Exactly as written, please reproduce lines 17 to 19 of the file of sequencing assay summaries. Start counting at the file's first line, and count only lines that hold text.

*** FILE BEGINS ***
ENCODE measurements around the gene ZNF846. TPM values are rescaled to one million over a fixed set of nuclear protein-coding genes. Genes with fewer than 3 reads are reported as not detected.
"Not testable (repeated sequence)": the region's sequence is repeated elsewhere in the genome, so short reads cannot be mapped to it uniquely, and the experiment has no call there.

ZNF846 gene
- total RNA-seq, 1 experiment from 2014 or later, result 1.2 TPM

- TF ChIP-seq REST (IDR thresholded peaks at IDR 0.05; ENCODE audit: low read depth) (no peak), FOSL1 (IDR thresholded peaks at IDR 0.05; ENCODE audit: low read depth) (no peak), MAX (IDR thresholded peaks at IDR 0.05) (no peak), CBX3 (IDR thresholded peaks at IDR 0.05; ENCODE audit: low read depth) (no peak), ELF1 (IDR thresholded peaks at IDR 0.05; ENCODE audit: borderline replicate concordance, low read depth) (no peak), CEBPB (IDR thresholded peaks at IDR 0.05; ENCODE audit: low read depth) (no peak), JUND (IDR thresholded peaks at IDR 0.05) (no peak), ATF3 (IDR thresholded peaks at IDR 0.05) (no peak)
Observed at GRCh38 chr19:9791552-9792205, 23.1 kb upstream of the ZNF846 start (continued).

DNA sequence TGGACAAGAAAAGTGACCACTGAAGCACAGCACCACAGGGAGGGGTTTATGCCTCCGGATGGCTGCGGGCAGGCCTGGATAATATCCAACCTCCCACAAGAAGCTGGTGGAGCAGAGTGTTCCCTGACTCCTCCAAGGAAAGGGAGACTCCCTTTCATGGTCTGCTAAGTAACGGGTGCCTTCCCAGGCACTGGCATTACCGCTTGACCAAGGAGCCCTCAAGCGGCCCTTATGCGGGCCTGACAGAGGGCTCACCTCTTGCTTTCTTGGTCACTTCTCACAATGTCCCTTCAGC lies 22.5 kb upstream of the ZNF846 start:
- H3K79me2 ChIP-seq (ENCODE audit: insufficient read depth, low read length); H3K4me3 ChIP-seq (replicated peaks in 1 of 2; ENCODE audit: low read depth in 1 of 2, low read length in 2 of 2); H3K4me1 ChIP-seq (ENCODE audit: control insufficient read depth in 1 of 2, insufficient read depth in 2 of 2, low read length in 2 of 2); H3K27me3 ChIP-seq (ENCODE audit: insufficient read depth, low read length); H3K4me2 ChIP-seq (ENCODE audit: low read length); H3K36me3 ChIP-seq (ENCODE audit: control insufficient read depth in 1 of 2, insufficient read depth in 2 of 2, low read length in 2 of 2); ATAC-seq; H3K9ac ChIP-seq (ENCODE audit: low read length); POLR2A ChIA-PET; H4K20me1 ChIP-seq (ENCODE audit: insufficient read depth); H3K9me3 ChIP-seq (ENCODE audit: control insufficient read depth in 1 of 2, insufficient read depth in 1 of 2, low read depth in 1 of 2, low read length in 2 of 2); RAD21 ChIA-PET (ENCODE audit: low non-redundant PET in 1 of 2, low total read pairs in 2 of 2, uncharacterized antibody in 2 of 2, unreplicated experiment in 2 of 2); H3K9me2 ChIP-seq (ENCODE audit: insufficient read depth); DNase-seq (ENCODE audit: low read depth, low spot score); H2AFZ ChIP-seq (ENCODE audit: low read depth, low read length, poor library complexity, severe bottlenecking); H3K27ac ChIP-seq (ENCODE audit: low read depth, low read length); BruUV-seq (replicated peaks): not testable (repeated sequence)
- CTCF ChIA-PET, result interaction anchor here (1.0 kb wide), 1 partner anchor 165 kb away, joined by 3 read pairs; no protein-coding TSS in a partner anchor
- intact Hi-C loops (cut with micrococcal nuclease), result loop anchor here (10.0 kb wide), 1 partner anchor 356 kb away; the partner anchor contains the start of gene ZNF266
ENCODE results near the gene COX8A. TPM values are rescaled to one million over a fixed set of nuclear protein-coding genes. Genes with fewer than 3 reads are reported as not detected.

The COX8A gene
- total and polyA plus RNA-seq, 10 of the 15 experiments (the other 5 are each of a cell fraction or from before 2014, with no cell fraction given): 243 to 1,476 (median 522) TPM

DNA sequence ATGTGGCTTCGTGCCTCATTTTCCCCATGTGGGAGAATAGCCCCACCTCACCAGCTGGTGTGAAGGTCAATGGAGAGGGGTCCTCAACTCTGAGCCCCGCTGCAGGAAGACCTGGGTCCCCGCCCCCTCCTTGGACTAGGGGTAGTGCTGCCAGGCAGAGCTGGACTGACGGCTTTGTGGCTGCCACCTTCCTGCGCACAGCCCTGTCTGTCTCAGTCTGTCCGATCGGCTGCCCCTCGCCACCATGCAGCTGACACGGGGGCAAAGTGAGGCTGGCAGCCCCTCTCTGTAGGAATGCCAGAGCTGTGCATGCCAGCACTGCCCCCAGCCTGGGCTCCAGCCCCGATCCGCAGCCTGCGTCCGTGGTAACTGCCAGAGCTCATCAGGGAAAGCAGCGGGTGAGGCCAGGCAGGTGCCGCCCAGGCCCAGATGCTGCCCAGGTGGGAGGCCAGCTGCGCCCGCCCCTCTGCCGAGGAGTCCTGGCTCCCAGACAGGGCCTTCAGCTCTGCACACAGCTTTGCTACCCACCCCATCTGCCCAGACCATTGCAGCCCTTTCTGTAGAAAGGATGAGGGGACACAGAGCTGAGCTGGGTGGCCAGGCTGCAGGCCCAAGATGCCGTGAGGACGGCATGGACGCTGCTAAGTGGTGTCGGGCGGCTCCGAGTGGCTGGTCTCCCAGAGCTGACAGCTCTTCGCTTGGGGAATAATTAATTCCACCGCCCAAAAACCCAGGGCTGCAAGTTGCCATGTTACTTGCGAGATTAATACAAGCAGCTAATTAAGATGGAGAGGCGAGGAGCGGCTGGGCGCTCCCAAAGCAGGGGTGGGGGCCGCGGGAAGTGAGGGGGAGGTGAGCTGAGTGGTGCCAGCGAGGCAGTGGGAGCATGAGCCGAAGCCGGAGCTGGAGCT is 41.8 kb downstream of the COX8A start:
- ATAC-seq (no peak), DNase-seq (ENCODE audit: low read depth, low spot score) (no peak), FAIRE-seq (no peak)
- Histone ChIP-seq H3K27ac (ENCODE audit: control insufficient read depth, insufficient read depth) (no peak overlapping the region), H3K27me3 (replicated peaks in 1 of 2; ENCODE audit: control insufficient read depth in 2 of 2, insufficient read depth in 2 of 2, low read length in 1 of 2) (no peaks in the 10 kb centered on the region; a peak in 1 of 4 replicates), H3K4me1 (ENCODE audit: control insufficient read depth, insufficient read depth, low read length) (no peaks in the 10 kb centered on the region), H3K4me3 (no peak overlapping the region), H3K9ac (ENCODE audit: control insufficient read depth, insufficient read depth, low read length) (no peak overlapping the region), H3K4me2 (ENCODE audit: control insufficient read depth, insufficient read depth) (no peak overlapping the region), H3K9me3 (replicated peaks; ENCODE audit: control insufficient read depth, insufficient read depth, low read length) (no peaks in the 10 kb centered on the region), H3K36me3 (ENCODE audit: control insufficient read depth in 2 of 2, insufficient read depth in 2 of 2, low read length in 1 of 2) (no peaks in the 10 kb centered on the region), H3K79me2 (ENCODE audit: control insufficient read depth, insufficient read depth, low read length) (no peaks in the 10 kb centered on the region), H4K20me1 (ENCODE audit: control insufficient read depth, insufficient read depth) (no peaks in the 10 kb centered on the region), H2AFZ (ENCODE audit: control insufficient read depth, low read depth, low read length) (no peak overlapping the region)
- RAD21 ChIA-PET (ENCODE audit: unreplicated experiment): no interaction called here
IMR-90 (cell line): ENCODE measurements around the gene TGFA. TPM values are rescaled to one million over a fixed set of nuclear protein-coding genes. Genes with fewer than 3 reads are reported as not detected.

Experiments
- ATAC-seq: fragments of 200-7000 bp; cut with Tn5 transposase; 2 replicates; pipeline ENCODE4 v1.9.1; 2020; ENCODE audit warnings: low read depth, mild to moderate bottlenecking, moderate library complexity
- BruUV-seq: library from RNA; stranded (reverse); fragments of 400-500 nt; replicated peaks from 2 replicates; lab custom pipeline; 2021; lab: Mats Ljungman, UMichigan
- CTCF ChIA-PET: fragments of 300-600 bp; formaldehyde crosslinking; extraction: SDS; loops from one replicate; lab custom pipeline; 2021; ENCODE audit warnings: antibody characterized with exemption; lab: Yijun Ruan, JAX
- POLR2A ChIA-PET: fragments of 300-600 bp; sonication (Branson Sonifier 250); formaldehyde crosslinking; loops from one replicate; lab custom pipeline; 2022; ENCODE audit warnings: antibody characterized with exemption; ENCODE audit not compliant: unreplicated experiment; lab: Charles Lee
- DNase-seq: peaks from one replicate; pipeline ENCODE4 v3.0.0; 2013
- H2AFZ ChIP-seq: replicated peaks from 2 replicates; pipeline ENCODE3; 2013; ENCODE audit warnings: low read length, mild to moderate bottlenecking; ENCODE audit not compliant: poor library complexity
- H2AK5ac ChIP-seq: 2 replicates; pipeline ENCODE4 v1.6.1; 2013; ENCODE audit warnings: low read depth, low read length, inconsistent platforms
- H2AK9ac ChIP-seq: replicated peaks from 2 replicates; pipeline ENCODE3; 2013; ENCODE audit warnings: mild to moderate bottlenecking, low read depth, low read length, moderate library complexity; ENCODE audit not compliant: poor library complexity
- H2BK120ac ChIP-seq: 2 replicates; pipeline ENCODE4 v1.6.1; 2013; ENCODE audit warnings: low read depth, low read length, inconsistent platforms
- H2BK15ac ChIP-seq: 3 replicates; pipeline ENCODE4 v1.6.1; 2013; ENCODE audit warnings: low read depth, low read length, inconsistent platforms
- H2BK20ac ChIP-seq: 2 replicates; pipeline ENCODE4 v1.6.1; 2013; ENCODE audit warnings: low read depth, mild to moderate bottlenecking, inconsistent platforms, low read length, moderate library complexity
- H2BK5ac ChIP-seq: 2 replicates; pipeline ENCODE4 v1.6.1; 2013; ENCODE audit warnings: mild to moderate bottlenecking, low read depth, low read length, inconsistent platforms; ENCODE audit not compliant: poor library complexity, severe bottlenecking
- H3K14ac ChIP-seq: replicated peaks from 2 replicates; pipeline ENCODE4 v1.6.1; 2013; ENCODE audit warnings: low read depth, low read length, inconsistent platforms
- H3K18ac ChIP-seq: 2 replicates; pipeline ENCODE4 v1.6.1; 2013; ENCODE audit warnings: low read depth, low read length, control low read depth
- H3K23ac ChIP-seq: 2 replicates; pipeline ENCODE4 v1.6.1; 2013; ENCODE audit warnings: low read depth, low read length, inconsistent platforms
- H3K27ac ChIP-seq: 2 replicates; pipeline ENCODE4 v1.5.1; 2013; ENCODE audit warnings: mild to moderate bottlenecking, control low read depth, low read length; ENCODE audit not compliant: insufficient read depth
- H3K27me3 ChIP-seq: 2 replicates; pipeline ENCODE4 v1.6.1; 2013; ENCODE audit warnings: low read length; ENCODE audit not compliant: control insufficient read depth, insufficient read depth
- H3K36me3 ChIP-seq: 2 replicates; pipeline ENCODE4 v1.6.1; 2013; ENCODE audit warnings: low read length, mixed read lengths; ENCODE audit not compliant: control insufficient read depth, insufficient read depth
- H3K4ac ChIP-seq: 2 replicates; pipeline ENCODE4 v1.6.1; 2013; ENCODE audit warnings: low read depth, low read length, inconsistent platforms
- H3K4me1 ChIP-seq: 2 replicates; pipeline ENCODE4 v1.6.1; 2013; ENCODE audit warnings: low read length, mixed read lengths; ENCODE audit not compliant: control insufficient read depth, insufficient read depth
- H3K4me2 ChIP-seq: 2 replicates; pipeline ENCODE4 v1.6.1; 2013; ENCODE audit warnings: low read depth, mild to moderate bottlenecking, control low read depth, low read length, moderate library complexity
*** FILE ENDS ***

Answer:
- RAD21 ChIA-PET (ENCODE audit: unreplicated experiment): no interaction called here
IMR-90 (cell line): ENCODE measurements around the gene TGFA. TPM values are rescaled to one million over a fixed set of nuclear protein-coding genes. Genes with fewer than 3 reads are reported as not detected.

Experiments